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Herbs

August 10, 2016

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A pot of Oregano on the garden table is scenting the air thanks to a bee disturbing the leaves and flowers whilst rummaging around for pollen. It’s a great herb to add to pizza or Greek salads and will be divided up in Autumn to spread the joy next summer.

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The hardy perennial fennel Foeniculum vulgare can be sown from seed late summer to over-winter in the ground with some protection. I’ve sown seeds in a seed tray to plant in full sun when I’ve cleared the climbing beans. The seedlings should be watered regularly-it’s a plant that hates to dry out.

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Sage is a pretty herb with antibacterial properties which is why it’s been used for centuries as a gargle for sore throats.  Young leaves chopped and added to butter to stir into hot pasta is a refreshing alternative to thyme.  And it’s easy to propagate by taking material from the shoot tip with a sharp knife or secateurs. Trim each cutting just below a leaf and carefully cut or pinch off all the leaves from the lower half.  Each cutting should be around 5-8 cm in length and cut from several non-flowering shoots.  Collect material in the morning when it is at its most hydrated and drop the cuttings into a plastic bag.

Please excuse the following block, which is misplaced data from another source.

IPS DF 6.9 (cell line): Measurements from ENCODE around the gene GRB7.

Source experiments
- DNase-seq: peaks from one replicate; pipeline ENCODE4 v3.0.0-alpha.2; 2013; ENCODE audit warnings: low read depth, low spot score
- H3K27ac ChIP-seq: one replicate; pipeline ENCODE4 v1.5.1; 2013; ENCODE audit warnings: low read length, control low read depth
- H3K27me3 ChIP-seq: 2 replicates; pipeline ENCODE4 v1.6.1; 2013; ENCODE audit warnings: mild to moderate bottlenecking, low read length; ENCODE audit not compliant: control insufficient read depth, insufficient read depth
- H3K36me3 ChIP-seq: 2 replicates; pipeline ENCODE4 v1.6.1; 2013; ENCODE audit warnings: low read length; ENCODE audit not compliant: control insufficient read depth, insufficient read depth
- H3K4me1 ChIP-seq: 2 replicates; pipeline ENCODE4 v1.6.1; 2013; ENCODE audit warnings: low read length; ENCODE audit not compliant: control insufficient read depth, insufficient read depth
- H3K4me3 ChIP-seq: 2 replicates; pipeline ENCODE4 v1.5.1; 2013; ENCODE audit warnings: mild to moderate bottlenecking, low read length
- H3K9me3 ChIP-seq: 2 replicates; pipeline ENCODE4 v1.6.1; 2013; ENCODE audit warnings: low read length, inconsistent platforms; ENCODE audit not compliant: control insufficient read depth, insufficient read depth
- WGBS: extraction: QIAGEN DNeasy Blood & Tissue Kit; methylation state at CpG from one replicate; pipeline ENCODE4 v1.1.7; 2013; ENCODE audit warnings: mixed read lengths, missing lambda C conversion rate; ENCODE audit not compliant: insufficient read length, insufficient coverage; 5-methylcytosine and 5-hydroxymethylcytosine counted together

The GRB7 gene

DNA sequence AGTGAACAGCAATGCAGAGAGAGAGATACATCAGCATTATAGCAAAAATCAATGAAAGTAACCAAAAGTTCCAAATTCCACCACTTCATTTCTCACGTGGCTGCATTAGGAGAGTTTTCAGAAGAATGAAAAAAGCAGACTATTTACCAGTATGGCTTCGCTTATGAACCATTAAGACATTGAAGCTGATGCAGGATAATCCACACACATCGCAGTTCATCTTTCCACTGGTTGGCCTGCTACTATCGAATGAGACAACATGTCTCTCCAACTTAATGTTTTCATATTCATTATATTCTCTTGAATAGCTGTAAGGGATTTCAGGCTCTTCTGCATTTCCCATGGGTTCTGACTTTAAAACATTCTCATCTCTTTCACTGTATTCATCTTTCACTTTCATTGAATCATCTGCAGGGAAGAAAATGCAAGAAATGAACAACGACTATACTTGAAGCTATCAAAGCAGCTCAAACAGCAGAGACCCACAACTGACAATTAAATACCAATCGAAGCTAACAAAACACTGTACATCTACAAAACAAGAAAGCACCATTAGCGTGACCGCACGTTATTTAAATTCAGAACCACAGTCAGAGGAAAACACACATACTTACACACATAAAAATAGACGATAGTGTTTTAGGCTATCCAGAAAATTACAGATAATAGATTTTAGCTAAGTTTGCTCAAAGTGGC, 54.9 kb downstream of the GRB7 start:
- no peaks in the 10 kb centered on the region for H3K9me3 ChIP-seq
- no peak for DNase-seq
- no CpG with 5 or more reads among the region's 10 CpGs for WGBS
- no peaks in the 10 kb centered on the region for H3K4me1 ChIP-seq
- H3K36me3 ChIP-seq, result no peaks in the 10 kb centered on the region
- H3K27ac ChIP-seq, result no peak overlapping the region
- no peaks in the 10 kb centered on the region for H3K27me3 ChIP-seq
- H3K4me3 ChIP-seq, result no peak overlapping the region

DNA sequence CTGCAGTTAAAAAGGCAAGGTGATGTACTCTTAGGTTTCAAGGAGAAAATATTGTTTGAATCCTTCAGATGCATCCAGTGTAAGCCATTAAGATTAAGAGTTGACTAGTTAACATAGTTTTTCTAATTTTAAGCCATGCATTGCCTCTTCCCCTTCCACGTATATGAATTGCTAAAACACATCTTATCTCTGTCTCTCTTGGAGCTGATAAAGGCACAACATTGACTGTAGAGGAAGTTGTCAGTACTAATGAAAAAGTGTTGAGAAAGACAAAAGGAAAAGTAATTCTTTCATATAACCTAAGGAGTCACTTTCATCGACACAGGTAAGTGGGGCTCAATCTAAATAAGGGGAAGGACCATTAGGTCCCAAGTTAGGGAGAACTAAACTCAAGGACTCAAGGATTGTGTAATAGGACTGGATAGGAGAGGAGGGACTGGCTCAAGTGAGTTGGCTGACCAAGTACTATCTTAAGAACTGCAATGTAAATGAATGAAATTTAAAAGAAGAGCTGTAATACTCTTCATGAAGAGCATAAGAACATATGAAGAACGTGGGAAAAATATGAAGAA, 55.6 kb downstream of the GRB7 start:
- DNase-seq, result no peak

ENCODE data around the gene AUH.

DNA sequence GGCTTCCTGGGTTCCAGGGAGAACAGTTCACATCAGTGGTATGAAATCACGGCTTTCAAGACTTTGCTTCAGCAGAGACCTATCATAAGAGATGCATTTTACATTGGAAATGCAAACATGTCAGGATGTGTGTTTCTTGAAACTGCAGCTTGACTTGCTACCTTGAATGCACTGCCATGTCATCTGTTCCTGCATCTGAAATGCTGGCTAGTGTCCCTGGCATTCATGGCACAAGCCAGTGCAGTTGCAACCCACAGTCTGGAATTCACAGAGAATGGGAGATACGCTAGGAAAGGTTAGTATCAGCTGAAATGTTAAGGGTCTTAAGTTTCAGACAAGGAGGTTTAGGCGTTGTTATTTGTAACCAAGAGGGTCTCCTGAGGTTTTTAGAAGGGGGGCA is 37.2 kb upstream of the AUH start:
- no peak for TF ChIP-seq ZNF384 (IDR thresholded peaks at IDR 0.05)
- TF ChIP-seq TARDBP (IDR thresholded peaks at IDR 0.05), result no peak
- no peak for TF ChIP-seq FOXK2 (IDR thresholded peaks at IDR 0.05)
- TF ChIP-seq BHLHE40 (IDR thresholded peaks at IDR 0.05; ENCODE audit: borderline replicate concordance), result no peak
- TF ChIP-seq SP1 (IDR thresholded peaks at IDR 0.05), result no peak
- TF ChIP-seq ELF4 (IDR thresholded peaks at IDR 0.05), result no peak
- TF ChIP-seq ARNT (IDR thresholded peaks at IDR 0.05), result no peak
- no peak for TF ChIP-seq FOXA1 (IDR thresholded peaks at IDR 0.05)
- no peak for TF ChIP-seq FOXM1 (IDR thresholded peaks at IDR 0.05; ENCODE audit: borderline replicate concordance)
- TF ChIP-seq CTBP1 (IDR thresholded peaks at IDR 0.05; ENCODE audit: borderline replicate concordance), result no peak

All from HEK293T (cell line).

IMGP0770 The pineapple sage (above) was propagated in this way-the ends dipped into hormone rooting powder and placed round the edge of a 9 cm pot of damp compost. The whole pot was placed in a plastic bag and put on a shelf in the light to take root. Several plants were propagated last year and it makes a great gift to give away.

Mint on the allotment has started flowering and the leaves appear to have rust. I forked it all up and pulled apart three roots to propagate.  The roots were trimmed and the stems cut to 30 cm stripping off all the leaves. It’s now re-planted with the attached leafless stems spread out in different directions and the soil firmly packed in over the lot and well-watered. Fresh new leaves will emerge on all the leaf joints in a month or so. Oh dear is this a convincing image?

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Masses of summer crops are peaking this week with the first tomatoes now ripening every few days.

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The cut flowers this week are white Japanese anemones ‘Honorine Jobert’, pineapple sage, mint, Alchemilla mollis and Sedum ‘Autumn Joy’.

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3 Comments leave one →
  1. August 17, 2016 10:36 am

    Liked your post brexit comment elsewhere and will be following your blog now!

  2. August 27, 2016 12:32 pm

    Thanks for this post, Sue – you’ve reminded me that I should take cuttings from my pineapple sage in case of a harsh winter. The plant is quite large now and I’d hate to lose it. Also the sage, another long standing plant where extra cuttings will come in useful.

  3. August 27, 2016 2:17 pm

    Hi Caro-Yes both are so easy to take cuttings from and both are worth spreading around the garden.

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